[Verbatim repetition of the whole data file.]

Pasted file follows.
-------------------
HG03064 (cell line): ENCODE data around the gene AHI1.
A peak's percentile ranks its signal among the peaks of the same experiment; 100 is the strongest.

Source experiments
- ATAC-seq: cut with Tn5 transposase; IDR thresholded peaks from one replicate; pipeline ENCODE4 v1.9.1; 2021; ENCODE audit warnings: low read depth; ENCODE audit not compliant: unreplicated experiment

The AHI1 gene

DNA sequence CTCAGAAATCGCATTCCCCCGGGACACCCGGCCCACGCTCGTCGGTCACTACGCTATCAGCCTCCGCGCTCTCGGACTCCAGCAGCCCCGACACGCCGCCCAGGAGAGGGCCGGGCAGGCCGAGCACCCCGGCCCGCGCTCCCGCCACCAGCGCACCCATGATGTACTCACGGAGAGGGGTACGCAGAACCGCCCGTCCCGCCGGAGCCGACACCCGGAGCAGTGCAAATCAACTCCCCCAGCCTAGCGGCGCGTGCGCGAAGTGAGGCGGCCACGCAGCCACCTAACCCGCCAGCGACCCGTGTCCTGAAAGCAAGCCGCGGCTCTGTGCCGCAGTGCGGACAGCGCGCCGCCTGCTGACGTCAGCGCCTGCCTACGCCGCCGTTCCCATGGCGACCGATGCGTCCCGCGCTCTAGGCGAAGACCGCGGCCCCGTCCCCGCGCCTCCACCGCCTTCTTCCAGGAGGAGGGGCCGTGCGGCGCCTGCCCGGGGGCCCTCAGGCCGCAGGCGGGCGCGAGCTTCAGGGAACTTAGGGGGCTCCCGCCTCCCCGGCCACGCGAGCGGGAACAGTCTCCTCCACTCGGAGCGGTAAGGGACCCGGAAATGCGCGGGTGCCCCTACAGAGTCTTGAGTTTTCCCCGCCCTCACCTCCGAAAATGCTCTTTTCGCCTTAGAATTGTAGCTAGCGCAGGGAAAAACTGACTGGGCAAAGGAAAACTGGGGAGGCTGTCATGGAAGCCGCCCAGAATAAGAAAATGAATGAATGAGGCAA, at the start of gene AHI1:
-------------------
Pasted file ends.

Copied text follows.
HG03064 (cell line): ENCODE data around the gene AHI1.
A peak's percentile ranks its signal among the peaks of the same experiment; 100 is the strongest.

Source experiments
- ATAC-seq: cut with Tn5 transposase; IDR thresholded peaks from one replicate; pipeline ENCODE4 v1.9.1; 2021; ENCODE audit warnings: low read depth; ENCODE audit not compliant: unreplicated experiment

The AHI1 gene

DNA sequence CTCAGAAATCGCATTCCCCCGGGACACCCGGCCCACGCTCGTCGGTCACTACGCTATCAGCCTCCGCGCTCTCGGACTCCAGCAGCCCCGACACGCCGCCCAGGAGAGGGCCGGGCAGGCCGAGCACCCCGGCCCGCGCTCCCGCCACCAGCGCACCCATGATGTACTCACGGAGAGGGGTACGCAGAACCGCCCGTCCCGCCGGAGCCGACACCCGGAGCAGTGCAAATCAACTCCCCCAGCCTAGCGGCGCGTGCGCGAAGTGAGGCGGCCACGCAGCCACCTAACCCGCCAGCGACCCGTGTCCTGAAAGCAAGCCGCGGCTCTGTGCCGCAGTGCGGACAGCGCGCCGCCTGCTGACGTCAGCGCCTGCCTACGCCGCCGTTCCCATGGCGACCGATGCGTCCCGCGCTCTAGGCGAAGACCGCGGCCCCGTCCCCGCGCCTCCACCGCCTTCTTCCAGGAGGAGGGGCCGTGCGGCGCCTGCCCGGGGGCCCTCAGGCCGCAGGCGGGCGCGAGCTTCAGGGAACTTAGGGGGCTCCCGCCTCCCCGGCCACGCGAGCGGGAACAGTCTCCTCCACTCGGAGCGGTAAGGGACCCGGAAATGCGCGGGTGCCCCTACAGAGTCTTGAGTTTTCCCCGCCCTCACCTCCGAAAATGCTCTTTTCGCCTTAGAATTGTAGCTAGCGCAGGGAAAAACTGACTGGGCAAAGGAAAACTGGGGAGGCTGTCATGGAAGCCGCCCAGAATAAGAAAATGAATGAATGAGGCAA, at the start of gene AHI1: